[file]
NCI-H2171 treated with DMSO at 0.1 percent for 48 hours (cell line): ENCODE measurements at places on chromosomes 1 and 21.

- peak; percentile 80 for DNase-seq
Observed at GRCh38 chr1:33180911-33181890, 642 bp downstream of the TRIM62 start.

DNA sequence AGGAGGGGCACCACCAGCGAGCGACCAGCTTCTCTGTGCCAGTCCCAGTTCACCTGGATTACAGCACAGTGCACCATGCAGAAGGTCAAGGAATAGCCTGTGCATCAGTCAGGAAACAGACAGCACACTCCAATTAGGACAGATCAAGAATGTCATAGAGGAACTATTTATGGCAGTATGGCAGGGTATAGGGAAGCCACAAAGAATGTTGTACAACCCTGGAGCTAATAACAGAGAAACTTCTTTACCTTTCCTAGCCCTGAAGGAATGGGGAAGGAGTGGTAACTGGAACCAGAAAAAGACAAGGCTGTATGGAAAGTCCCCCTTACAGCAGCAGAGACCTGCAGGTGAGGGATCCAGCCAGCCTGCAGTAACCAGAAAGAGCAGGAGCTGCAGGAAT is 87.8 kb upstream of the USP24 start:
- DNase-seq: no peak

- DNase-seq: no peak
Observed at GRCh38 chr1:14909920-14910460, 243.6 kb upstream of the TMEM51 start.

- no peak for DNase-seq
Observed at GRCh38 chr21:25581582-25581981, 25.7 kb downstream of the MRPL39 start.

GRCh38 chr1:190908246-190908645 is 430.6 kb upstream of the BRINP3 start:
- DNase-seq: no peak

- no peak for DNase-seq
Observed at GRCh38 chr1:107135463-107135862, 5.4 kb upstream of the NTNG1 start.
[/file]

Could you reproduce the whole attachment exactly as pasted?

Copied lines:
NCI-H2171 treated with DMSO at 0.1 percent for 48 hours (cell line): ENCODE measurements at places on chromosomes 1 and 21.

- peak; percentile 80 for DNase-seq
Observed at GRCh38 chr1:33180911-33181890, 642 bp downstream of the TRIM62 start.

DNA sequence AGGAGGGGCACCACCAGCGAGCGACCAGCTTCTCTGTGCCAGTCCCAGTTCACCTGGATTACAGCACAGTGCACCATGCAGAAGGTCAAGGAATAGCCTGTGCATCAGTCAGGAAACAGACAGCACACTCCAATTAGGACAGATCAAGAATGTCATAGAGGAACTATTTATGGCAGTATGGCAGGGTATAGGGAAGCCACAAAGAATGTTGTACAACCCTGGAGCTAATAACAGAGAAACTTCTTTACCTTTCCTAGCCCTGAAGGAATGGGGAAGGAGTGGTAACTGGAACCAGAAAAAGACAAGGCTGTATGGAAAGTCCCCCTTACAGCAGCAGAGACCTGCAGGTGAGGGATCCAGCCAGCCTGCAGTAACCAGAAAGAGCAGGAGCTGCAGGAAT is 87.8 kb upstream of the USP24 start:
- DNase-seq: no peak

- DNase-seq: no peak
Observed at GRCh38 chr1:14909920-14910460, 243.6 kb upstream of the TMEM51 start.

- no peak for DNase-seq
Observed at GRCh38 chr21:25581582-25581981, 25.7 kb downstream of the MRPL39 start.

GRCh38 chr1:190908246-190908645 is 430.6 kb upstream of the BRINP3 start:
- DNase-seq: no peak

- no peak for DNase-seq
Observed at GRCh38 chr1:107135463-107135862, 5.4 kb upstream of the NTNG1 start.